As it stands, Cyn is a stunning and stylish thriller that left me wanting much more. If this film is a taster of what we can expect to see with Red Princess Blues, then I will be rushing out to see the full length feature as soon as it’s released.
With all the recent hype about Quentin Tarantino and Robert Rodriguez failing to reinvent the exploitation genre with Grindhouse, it is refreshing – to say the least – to find someone like Scotty JX who reminds us that these films never went away in the first place.
Actiongirls (I’m not going to type out the full title every time) is set in a post-apocalyptic near future in which society has fallen apart and power has fallen into the hands of increasingly corrupt gangs. The most notorious of these is controlled by one Helman Himmler, a slave trader who has assembled an army of followers across Europe. He and his followers spend their time searching for – and capturing – women who are turned into gladiators for his Arena of Death, the winners of which would gain a privileged place at his side.
All of this is explained in a (rather lengthy) chunk of text that runs over the top of the opening scenes, and then we are into the film proper which centres on two main characters.
Susana (Susana Spears) is one of Himmler’s gladiators. Recognising that the only way to survive as a captive is to fight – and fight well – she rises to become his most successful fighter and a trusted member of his entourage – with slaves of her own – until she sees the opportunity to escape.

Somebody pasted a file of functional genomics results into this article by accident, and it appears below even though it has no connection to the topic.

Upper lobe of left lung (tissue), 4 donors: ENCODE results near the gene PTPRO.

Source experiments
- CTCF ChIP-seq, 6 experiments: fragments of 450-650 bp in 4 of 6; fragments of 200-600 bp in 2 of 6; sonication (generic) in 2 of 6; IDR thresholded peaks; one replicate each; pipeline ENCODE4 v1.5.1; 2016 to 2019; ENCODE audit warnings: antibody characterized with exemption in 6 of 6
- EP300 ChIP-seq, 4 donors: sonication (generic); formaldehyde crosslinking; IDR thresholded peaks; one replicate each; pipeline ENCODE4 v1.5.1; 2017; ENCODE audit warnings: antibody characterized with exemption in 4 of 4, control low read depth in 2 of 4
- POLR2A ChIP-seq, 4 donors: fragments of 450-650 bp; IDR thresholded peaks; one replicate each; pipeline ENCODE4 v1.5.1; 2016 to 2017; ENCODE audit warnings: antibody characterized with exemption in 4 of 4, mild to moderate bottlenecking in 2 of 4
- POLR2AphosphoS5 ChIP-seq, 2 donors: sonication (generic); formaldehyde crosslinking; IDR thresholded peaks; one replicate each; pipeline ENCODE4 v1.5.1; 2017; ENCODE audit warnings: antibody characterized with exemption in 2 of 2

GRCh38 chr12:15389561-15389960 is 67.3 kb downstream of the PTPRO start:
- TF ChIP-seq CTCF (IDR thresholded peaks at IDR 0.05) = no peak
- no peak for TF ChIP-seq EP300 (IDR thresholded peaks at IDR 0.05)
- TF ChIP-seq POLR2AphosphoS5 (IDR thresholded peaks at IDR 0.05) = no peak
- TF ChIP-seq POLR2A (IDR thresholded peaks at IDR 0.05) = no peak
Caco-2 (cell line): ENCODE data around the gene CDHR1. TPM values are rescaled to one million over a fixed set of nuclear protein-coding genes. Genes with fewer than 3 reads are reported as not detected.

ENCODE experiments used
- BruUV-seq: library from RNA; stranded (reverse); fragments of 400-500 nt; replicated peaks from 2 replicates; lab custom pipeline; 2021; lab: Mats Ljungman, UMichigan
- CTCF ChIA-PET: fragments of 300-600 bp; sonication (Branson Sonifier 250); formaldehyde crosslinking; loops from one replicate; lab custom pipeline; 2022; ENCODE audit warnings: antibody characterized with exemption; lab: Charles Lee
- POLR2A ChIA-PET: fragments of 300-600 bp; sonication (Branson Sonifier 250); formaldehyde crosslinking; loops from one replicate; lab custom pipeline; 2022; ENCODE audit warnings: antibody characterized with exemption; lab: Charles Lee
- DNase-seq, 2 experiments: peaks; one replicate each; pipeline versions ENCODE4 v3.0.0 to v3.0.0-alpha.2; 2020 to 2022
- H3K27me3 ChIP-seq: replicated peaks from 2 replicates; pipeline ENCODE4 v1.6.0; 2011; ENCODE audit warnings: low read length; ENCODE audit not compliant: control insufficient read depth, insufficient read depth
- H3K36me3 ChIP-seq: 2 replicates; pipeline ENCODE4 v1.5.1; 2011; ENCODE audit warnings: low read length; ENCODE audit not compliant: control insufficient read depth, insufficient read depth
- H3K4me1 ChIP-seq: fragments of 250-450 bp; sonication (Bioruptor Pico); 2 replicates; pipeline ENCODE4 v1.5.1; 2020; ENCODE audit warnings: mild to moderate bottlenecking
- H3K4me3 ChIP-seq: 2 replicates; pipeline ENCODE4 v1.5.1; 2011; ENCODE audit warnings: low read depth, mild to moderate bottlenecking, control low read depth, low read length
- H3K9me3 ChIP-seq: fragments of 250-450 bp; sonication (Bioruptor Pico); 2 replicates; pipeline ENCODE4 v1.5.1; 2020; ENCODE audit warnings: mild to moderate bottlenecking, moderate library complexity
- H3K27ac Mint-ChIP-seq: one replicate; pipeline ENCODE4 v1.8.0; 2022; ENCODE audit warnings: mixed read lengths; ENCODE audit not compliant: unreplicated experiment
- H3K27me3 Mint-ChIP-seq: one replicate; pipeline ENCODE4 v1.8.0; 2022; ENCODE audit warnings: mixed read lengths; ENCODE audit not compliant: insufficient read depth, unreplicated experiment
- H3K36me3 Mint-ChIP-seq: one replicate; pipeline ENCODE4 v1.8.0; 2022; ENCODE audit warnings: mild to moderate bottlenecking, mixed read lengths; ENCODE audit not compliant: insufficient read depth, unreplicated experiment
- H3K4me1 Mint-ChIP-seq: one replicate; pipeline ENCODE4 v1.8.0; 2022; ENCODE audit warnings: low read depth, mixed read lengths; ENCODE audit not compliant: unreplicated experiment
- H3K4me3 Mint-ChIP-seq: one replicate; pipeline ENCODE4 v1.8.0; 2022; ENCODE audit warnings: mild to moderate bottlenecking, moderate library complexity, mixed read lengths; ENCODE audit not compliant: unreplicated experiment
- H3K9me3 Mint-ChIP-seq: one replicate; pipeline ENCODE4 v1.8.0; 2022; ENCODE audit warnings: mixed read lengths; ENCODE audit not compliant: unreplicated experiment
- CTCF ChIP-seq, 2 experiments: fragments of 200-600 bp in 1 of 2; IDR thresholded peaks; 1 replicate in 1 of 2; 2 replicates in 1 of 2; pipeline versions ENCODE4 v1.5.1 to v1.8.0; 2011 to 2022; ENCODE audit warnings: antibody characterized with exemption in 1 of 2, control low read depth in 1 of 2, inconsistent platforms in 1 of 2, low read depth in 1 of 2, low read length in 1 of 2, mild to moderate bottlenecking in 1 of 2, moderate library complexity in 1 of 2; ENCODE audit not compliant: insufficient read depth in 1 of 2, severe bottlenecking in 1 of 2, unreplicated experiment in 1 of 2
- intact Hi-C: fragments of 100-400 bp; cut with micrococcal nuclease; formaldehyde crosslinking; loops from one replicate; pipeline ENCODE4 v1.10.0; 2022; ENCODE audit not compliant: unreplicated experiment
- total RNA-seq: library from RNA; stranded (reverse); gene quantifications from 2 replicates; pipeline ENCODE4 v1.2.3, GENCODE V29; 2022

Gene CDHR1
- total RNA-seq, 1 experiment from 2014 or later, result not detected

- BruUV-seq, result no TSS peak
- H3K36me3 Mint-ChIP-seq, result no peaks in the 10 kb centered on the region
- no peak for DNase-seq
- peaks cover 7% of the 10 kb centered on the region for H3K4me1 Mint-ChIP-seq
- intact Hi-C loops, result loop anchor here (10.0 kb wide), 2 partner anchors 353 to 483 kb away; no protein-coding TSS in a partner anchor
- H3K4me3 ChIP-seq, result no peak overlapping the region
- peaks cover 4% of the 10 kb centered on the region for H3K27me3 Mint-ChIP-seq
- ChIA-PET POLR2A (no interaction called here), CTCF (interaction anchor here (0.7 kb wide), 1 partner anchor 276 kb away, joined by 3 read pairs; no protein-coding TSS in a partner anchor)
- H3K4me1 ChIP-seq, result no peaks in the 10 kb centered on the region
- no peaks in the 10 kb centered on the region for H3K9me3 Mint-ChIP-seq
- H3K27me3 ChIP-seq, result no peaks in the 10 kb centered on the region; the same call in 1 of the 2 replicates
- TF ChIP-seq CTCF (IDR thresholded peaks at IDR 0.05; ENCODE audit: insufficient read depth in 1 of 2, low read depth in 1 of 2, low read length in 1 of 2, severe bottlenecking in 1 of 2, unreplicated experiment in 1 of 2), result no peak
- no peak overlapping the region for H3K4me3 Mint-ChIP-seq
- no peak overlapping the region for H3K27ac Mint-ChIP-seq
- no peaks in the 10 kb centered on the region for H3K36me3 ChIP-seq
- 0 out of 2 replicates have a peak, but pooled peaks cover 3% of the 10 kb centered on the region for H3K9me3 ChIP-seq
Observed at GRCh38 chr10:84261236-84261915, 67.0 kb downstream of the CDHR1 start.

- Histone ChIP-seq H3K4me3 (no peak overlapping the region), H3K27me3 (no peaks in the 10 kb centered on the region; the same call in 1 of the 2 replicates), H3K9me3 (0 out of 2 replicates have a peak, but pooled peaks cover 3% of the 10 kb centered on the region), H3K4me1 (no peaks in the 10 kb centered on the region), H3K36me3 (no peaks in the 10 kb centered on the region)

The Black Queen (Adriana Zarcova, looking rather gorgeously like she’s just stepped out of an Ilsa movie) is Himmler’s most prized possession. But she is tiring of his endless affairs and starts looking for opportunities of her own.
After escaping, Susana rescues Emile (Emile Kova), and takes her under her wing. The two women take over a – surprisingly well appointed – apartment and start to consider their next move.
Actiongirls is a sexploitation film and, of course, there is plenty of nudity. But there are very few actual sex scenes. Apart from a very erotic lesbian s/m bondage scene early on, the film is much more interested in showing off – and admiring – beautiful naked, and scantily clad, women in a variety of situations – such as showering, fighting in a gladiatorial area or battling zombies.
Did I mention battling zombies?
This is where Actiongirls really moves into a league of its own. During a raid The Black Queen discovers a formula that allows her to reanimate the dead as super-soldiers totally subservient to their master… or mistress.
And from here on in it’s sexy babe kicking fast zombie butt all the way.
Actiongirls is an unashamedly fun film. It’s also a much better film than I was expecting. The production values are remarkably good and, although there are a few inconsistencies, the plot does hold together very well.
The film is also packed with in jokes and references to other films and genres from the Mad Max inspired genre of post apocalypse movies to women in prison films by way of both Herbert West and Ilsa.
My only real gripe is the ending which isn’t. This is – as the title makes abundantly clear – intended as the first part of a series. This is fine and I will be keen to see part two, but there is no real sense of closure with the end of part one.
But this is a minor complaint, more than made up for by the fact that this is a film that knows its audience and delivers exactly what it promises.